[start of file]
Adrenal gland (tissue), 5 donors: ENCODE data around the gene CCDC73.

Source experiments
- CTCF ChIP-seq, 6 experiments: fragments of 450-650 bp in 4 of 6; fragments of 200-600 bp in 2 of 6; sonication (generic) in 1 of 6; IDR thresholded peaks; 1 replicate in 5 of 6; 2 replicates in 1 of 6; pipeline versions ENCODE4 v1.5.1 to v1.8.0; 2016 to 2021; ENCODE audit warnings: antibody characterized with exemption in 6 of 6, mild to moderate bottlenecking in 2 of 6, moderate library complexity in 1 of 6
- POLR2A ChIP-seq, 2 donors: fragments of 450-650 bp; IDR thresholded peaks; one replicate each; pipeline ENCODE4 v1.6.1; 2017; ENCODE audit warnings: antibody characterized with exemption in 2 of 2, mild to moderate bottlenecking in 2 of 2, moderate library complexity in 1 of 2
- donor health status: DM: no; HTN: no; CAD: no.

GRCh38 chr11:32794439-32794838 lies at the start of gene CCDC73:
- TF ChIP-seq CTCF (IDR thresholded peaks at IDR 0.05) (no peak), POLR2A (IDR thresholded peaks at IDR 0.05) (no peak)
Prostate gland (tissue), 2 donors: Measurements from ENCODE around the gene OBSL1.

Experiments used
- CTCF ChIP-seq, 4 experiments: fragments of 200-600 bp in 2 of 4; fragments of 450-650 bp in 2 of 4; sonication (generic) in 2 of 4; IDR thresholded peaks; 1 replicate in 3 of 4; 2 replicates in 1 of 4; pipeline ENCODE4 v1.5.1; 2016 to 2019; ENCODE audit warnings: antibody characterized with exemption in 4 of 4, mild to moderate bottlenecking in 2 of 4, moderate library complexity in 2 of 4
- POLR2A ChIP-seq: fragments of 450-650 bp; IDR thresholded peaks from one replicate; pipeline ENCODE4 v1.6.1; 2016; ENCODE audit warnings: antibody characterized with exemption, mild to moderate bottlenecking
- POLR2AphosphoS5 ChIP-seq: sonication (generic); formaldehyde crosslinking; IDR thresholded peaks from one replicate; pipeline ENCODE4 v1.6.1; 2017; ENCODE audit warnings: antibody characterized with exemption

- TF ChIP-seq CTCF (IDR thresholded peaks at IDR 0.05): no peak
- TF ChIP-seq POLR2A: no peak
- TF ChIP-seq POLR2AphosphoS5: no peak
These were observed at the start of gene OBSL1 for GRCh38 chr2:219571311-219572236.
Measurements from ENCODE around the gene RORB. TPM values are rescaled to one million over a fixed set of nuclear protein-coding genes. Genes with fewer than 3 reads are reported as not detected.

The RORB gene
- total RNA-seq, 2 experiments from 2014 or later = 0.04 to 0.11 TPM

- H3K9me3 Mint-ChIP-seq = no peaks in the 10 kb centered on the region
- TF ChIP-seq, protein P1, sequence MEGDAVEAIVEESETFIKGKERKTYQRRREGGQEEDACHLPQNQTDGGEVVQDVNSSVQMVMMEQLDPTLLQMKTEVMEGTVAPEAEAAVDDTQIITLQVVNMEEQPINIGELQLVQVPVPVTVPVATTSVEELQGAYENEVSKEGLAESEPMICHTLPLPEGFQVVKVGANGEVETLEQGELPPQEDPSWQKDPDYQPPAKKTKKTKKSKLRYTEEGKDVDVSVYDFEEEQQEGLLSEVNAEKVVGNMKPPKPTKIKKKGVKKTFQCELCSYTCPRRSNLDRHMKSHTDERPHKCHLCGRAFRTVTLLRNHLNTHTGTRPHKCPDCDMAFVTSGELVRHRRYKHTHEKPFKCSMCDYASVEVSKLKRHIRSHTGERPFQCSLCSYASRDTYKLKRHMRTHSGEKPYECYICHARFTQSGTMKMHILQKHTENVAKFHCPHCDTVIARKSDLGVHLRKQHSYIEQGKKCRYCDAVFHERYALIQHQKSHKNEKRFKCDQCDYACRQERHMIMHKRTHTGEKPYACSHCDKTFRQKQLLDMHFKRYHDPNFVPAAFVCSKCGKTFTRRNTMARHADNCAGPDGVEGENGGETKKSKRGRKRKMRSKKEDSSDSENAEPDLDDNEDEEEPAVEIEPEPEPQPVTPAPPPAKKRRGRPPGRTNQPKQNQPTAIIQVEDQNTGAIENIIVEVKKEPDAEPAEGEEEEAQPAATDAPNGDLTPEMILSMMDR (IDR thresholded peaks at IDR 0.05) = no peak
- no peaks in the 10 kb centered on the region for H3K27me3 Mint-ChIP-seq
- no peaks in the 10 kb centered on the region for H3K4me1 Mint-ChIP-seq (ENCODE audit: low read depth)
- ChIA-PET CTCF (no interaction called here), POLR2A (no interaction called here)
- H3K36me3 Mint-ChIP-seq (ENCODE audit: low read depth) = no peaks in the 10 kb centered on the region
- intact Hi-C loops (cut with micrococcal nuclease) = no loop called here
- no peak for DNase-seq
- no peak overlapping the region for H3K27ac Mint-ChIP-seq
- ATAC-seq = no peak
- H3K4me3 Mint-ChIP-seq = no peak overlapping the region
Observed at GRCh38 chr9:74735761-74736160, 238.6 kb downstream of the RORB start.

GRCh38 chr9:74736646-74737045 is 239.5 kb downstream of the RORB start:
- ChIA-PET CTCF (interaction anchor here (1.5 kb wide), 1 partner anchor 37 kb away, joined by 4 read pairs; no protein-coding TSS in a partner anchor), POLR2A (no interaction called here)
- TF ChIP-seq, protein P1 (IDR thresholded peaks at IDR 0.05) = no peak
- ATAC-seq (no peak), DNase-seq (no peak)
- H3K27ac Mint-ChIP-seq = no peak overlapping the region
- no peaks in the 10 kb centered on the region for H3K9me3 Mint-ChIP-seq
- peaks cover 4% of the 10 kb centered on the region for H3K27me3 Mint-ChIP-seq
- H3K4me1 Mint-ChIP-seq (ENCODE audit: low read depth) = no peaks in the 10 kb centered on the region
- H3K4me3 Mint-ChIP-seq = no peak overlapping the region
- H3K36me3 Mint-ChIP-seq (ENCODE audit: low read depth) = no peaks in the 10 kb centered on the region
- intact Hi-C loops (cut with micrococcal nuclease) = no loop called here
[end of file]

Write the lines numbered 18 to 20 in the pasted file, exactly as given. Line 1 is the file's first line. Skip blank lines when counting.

The RORB gene
- total RNA-seq, 2 experiments from 2014 or later = 0.04 to 0.11 TPM

- H3K9me3 Mint-ChIP-seq = no peaks in the 10 kb centered on the region